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Issue 235, May 31st, 2010
In the news
More information spilled out of Bioware on Friday as Star Wars: The Old Republic fans learned more about the Sith Warrior, Companions and other gameplay details.

Read more here.
On May 26th, the team from ArenaNet revealed new information about their "personal story system," which will allow players to explore their own characters within the confines of the game.

Read more here.
The folks at Sony Online Entertainment released a new major update in the form of "Halas Reborn" on May 25th. The new update adds two new raids, quest progression updates and more.

Read more here.
Get more news on our site here!
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Dark Age of Camelot Re-Review

This past week,'s Adam Tingle took another look at Mythic's Dark Age of Camelot in this newest review. While some parts of the game do indeed hold up over time, others do not.

Here is an excerpt:

Returning to an older MMORPG is always a somber and almost depressing prospect. The slight hints of anticipation are usually punctured with desolate hunting zones, entrenched veterans and an overall feeling of neglect. In Dark Age of Camelot however, things are a little different.

Herein lies a game of activity, event and life even after an almost decade long life span. It is genuinely inspirational to see a game of such age still have crowds of players populating hubs and various activity driven destinations. With this however, comes a price, DAoC is no longer the MMORPG experience it once was, the game is now busied solely with PvP, and while this is by no means a terrible thing, anyone looking to find virtual life in these lands will find little else.

You can read the full article here.

More reviews can be found on our site here.
Webb: The Bank of the Internet

In his column this week,'s Justin Webb tackled the tricky subject of Facebook, its interesting privacy policies and that company's attempt to break into the monetization areas of the internet.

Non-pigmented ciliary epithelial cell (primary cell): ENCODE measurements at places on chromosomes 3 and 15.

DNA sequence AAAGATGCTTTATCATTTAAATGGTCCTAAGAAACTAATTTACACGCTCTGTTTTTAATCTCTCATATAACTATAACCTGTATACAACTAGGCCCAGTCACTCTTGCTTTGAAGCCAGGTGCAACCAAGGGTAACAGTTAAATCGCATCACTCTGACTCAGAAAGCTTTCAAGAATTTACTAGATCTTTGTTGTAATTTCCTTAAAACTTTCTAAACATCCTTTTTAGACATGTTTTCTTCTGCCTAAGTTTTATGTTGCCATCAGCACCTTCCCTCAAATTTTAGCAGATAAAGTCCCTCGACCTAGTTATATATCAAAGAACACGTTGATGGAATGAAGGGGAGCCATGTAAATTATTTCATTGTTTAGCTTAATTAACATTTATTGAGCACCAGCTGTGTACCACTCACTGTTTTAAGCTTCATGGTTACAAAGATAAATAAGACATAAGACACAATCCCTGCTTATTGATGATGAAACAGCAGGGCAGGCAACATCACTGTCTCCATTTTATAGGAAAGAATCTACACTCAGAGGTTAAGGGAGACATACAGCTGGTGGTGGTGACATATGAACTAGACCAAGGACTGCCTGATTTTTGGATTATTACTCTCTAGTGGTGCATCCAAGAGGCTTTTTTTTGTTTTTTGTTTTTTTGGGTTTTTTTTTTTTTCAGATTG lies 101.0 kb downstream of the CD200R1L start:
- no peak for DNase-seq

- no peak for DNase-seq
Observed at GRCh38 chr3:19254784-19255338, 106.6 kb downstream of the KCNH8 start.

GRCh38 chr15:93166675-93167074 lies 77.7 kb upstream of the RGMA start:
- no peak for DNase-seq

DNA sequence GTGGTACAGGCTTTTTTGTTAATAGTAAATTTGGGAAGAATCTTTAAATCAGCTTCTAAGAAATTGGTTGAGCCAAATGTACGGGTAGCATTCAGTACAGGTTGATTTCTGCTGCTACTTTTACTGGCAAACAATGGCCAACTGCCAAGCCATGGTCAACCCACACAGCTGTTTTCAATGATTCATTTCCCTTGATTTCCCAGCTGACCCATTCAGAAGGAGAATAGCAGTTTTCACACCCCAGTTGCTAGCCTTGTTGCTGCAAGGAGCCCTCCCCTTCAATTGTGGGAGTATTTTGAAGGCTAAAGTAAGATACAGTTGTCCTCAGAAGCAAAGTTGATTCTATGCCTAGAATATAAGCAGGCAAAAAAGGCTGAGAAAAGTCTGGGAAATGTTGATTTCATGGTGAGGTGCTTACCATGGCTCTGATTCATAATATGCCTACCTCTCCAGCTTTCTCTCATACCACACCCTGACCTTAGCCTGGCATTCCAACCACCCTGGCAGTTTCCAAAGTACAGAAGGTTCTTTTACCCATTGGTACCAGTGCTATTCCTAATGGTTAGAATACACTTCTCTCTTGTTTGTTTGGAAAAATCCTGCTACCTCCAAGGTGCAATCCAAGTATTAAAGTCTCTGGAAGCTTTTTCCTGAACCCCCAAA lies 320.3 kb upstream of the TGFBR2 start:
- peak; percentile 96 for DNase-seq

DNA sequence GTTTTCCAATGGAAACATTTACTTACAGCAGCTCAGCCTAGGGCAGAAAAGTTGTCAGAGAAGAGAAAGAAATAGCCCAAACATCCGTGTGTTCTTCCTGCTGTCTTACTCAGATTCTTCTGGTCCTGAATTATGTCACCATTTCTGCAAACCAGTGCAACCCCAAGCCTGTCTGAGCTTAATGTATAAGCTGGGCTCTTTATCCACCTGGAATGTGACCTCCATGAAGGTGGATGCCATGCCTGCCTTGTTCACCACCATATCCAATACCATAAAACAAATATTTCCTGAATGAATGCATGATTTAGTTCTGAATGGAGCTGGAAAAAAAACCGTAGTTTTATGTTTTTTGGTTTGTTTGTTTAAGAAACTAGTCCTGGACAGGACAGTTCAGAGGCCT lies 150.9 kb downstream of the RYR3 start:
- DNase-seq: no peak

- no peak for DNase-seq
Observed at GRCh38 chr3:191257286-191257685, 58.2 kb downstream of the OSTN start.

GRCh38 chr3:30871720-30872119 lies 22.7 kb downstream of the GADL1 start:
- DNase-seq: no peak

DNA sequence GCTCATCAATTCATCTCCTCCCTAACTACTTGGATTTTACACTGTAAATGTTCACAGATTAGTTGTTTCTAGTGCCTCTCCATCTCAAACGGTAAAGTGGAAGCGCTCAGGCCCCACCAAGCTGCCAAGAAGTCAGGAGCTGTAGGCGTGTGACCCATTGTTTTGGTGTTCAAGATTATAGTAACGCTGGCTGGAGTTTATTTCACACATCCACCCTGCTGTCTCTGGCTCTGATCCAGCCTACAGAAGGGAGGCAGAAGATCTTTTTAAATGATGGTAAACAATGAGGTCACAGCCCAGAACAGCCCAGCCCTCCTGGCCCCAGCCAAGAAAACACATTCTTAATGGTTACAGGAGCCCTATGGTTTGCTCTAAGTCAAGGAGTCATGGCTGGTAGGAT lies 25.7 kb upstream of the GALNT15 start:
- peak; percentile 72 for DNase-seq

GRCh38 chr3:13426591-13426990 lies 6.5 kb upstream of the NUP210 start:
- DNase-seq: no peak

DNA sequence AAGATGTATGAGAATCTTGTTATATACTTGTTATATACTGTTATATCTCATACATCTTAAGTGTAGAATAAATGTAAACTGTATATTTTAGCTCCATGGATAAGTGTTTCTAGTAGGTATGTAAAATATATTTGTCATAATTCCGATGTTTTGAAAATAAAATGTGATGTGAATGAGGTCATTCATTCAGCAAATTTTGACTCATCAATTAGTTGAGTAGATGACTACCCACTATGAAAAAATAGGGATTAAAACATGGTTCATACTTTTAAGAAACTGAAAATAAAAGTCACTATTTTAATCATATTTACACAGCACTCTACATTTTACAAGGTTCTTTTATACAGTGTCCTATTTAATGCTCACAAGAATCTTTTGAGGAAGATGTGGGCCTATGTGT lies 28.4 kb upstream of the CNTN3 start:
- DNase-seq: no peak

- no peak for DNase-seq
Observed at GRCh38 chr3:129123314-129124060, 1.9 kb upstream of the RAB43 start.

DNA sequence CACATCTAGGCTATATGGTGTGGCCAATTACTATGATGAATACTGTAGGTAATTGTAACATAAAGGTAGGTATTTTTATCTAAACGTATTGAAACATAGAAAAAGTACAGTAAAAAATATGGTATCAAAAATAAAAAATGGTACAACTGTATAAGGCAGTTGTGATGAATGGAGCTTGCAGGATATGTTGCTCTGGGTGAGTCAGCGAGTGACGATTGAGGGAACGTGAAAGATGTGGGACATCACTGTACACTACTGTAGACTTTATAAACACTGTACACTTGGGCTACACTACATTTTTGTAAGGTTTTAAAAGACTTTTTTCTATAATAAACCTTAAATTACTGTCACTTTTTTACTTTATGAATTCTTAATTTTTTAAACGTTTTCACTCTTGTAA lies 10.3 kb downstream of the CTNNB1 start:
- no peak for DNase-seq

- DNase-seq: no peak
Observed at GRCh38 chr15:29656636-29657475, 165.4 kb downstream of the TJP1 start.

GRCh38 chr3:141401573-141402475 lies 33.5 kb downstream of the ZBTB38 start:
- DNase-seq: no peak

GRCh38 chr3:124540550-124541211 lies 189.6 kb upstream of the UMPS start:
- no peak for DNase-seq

Here is an excerpt:

In this article I'm going to talk about Facebook's latest iteration of their privacy policy and what that may ultimately mean for the internet and, specifically, MMO gamers. To do so, I'm going to refer to Jeff Jarvis' distinction of "a" public versus "the" public; link to a pretty diagram; and to an article in the New York Times. The United States Constitution will be mentioned. Facebook's attempt to become the Bank of the Internet will be alluded to. And a war between Google and Facebook will be hinted at. At the end of the article is shameless plug.

Recently, Facebook updated their privacy policies making it extremely difficult to keep private stuff private. An article in the New York Times estimates that you now need to navigate through "50 settings with more than 170 options" to manage all your Facebook privacy options.

Check out the column here.

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This week's Game of the Week is Runes of Magic.

Back in 2009, reviewer Sean Bulger took a look at this free to play fantasy MMO, echo general sentiments that while the game is a bit generic and formulaic, Runes of Magic still hits the mark and gives you good bang for your buck.

Free-to-play games have a certain stigma attached to them by most people, at least in the West. They tend to have less content, fairly simplistic gameplay, and are often little more than mindless-grind fests. I've played a number of these types of games in the past, and every time I do, I question why I haven't learned my lesson yet. Runes of Magic has shown me why: because there's always the exception to the rule, and hopefully one that will be a trend-setter. It is far from being a perfect game, but many gamers out there may find that Runes of Magic has enough to it to hold their interest.

While Runes was developed by Taiwanese company Runewalker Entertainment - it was localized for the West by the German company Frogster - it shares a surprising amount in common with Western MMOs. In fact, I would say that Runes of Magic is an excellent example of a formulaic, generic MMORPG. Everything from the classes, the world, the story, the quests, the combat... It is all very generic. Honestly, even the UI looks like it was ripped right out of World of WarCraft or Warhammer Online. Yet, the game does do a few interesting things to it and it does come at the low, low price of $0 a month. That's hard to argue with.

Learn more about Runes of Magic here, or check out our game list here.
The Week that Was
Monday, May 24
Five MMO Facets that Need Innovation

Tuesday, May 25
Why EQII? Additional Features

Wednesday, May 26
SW: TOR - A Royal Flush of Nostalgia

Thursday, May 27
Eve Online Survivor Guy Part Eight

Friday, May 28
A World Without Words
Did You Know?

Hey everyone! Just wanted to remind you about the launch of a new Mobile version of mobile will work on all major smartphones, as well as a number of older phones. The Mobile version of the site features a minimalist layout that will let you get right to our news and features, and what is really exciting is we even managed to hook in our game list database!

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